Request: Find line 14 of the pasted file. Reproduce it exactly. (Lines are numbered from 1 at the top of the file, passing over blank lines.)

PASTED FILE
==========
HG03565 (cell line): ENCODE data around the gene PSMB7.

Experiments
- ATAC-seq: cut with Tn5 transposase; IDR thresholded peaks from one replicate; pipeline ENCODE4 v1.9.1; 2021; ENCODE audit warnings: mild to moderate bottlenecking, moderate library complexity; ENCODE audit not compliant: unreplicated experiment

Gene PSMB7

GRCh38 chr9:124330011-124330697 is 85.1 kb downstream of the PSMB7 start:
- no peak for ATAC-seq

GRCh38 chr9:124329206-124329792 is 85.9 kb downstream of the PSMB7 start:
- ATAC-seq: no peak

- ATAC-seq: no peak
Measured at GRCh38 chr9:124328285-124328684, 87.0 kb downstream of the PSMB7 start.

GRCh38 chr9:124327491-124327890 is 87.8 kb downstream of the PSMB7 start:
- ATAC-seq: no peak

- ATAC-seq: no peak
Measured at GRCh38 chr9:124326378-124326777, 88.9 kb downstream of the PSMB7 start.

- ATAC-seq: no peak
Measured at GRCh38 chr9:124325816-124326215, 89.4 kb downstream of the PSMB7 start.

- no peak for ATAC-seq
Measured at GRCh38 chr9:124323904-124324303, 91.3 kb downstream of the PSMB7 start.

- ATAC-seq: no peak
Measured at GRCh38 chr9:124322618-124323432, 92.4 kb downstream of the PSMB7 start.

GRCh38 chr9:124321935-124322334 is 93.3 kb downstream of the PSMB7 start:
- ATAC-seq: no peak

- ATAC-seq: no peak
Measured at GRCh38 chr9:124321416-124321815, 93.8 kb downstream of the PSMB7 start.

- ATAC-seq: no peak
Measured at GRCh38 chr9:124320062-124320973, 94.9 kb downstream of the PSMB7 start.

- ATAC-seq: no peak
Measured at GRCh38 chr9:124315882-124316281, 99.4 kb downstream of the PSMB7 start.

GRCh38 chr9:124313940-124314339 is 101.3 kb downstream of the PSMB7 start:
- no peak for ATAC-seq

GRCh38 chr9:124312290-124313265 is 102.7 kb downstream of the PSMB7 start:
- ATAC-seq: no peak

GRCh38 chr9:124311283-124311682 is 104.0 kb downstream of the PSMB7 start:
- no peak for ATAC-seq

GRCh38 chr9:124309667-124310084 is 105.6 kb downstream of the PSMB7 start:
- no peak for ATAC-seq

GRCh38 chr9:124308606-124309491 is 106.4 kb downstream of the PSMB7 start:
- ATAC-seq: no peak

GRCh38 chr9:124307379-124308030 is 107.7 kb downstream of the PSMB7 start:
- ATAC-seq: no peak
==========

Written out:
Measured at GRCh38 chr9:124326378-124326777, 88.9 kb downstream of the PSMB7 start.